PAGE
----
As 3D printing migrates away from being a means of fabricating prototypes and models, and becomes a viable means of manufacturing parts in quantity, the quality of the production parts and an ability to achieve the same levels of quality as traditional manufacturing methods demands is a great concern.
First off, 3D printing, and additive manufacturing (AM) is quite economical, produce much less waste than traditional manufacturing, are fast, easy, require minimal tooling and equipment and can create the widest array of products from fine printed circuit boards to a large house.
But is the quality sufficient? Let’s look at the quality control tools and techniques currently available to ensure that your 3D printed parts are manufactured to spec and perform as required. Then we’ll explore the growing need for and work toward quality standards in additive manufacturing.
Additive manufacturing relies on digital scanning and control of dimensions. This, unto itself, yields the likelihood that dimensions and tolerances are less subject to error and any allowance for error. 3D printing may employ coordinate measurement machines to numerically control complex and sophisticated geometries that AM fabrication demands.
With digital tools, very small differences may be used to auto correct any anomalies and make any needed adjustments to the fabrication process. In addition to CMM, optical scanning can be put to work without meeting the finished work.
Using Advanced Mathematics to Assure Quality
Florida Agricultural Mechanical University in Collaboration with Florida State University (FAMU-FSU College) were recently awarded a National Science Foundation (NSF) grant to study quality issues 3D printing. FAMU-FSU College of Engineering developed a new technology enabling different printers to share learned experiences and lessons with each other. The process shows much promise as a boost to 3-D printing system efficiency.
In an article on the school's website, one of the researchers, Hui Wang, was quoted as saying “Cloud manufacturing, along with the Internet of Things (IoT), is a technology that has emerged in recent decades,” said Wang, associate professor at the FAMU-FSU College of Engineering. “The technology demonstrates that data generated from multiple production machines can be shared with each in a timely manner, and manufacturing can be enclosed as online services for meeting diverse market demands.”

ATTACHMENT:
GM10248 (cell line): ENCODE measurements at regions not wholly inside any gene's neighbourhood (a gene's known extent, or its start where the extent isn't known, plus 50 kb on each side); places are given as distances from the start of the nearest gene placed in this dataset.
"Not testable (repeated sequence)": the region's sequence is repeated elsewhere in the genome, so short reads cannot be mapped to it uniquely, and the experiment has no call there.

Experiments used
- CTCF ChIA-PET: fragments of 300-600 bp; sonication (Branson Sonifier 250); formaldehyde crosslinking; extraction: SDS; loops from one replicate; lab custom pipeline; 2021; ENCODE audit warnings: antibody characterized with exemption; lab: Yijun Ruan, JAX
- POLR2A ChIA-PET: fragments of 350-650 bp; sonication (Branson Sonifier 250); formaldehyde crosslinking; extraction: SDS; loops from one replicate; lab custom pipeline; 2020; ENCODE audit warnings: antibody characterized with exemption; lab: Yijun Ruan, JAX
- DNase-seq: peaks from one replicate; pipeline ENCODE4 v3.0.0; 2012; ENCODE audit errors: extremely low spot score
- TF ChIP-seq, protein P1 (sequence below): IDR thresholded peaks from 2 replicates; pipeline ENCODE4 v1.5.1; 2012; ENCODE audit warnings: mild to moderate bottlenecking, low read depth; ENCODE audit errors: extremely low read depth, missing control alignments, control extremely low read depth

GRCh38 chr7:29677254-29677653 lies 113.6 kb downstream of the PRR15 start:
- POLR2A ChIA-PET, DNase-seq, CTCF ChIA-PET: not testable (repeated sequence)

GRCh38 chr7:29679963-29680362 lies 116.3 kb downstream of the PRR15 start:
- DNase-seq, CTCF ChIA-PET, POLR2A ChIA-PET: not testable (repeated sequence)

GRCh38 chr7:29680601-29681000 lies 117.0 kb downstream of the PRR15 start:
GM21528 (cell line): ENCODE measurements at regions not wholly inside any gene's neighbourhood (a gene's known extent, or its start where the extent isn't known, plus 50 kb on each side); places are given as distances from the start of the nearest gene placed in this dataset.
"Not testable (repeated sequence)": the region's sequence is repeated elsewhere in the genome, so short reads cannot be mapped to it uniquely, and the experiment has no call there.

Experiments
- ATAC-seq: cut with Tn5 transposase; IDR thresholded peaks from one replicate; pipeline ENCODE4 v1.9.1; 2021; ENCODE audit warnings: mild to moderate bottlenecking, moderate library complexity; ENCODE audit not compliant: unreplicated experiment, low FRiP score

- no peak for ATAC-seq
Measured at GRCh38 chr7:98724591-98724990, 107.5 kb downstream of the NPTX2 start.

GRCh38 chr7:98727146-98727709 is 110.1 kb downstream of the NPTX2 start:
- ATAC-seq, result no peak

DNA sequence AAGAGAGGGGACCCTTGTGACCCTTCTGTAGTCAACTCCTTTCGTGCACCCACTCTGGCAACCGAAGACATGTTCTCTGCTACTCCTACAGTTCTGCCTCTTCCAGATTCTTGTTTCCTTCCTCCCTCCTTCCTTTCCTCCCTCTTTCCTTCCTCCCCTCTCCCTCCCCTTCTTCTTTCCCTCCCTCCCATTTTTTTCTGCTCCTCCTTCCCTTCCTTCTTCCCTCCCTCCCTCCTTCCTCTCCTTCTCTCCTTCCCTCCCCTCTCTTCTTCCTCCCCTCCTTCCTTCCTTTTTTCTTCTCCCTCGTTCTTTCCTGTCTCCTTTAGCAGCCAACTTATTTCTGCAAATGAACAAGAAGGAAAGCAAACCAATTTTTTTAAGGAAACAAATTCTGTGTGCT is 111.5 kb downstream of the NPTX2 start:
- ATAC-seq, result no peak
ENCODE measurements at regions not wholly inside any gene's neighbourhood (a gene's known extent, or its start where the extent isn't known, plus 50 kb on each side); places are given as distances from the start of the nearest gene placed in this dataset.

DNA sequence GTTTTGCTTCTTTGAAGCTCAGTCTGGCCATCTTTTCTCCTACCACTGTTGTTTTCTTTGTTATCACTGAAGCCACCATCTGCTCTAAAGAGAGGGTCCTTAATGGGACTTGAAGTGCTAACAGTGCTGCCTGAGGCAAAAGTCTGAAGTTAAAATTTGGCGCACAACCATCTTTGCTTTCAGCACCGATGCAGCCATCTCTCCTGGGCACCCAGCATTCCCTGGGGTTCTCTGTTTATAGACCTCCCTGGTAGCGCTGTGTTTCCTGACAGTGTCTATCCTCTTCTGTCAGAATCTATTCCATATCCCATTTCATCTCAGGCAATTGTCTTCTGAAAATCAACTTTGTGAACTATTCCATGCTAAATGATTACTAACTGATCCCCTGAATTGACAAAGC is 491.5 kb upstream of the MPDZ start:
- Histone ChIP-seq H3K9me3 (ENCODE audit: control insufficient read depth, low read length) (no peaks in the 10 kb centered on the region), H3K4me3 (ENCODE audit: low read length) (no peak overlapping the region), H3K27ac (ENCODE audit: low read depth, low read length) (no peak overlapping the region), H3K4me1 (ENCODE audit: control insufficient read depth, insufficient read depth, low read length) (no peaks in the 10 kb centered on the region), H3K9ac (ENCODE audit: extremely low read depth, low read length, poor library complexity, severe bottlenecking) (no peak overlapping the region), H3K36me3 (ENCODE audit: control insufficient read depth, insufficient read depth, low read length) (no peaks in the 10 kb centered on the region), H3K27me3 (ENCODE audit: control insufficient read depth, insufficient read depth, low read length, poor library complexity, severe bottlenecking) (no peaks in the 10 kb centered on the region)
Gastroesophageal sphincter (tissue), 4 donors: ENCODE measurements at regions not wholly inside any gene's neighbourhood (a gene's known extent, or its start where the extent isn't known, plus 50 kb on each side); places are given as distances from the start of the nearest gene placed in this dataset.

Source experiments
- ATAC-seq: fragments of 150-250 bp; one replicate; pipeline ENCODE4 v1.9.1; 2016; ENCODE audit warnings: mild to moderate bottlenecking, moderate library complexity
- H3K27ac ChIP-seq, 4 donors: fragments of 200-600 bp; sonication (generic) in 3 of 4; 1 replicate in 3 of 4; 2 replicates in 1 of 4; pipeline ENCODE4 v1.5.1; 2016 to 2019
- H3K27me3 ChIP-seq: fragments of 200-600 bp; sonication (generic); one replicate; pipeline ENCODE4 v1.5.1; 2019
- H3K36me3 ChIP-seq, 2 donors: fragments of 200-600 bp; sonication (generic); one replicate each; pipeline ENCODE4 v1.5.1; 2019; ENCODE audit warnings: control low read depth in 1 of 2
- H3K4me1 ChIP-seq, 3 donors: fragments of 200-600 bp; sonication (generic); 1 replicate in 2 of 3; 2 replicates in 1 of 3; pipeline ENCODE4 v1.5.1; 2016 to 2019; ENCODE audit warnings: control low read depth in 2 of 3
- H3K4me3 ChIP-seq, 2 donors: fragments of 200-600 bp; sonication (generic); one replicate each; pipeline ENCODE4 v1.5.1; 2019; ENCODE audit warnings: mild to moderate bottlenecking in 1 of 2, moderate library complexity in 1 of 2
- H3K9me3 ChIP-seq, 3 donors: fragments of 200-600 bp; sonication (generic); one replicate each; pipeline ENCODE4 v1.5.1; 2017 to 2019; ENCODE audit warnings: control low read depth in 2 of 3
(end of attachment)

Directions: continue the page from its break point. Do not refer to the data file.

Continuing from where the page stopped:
Wang and other researchers are developing novel learning algorithms and process control methodologies that will use cloud data. Ultimately, the algorithms will help curb printing defects and out-of-tolerance issues that may affect quality of printed structures.
Another researcher said that calculating the probabilities and pinpointing any deformities in a print fabrication evolution is a huge step forward as it allows the same precision used to make something, help correct any deviations from quality.
“We crafted a model that helps predict the infill pattern of non-uniformity that occurs,” An-Tsun Wei, a Ph.D. student in IME and co-author of the paper, said. “We can estimate geometric print quality and the related defects that might occur with the model. The information can be used to calculate adjustments needed in the input printing parameters to compensate for those errors.”
Using Machine Learning to Achieve Finite Geometric Accuracy
Purdue University is off with a similar quality calculation using a "closed-loop" system to monitor quality. They realize that geometric inaccuracies and deviations in shape between the printed product and the nominal CAD model is a limiting factor in wider adoption of printed products.
Purdue describes their method as a "closed-loop machine learning and compensation framework that can improve geometric accuracy control of 3D shapes in AM systems." They say that their framework is based on a Bayesian extreme learning machine (BELM) architecture. This leverages data and deviation models from previously printed products to transfer deviation models thus identifying any patterns in deviation.
"The closed-loop nature of compensation under our framework, in which past compensated products that do not adequately meet dimensional specifications are fed into the BELMs to re-learn the deviation model, enables the identification of effective compensation plans and satisfies resource constraints by printing only one new shape at a time," they describe in an article on their website. "The power and cost-effectiveness of our framework are demonstrated with two validation experiments that involve different geometries for a Markforged Metal X AM machine printing 17-4 PH stainless steel products. As demonstrated in our case studies, our framework can reduce shape inaccuracies by 30% to 60% (depending on a shape's geometric complexity) in at most two iterations, with three training shapes and one or two test shapes for a specific geometry involved across the iterations. We also perform an additional validation experiment using a third geometry to establish the capabilities of our framework for prospective shape deviation prediction of 3D shapes that have never been printed before."
Quality assurance for the manufacturing of precision parts is still a work in progress. In many ways we’re almost there. When we do, expect the quality of production parts fabricated with 3D printing and AM to be stellar and unprecedented as new technologies and accurate means of achieving quality become the norm.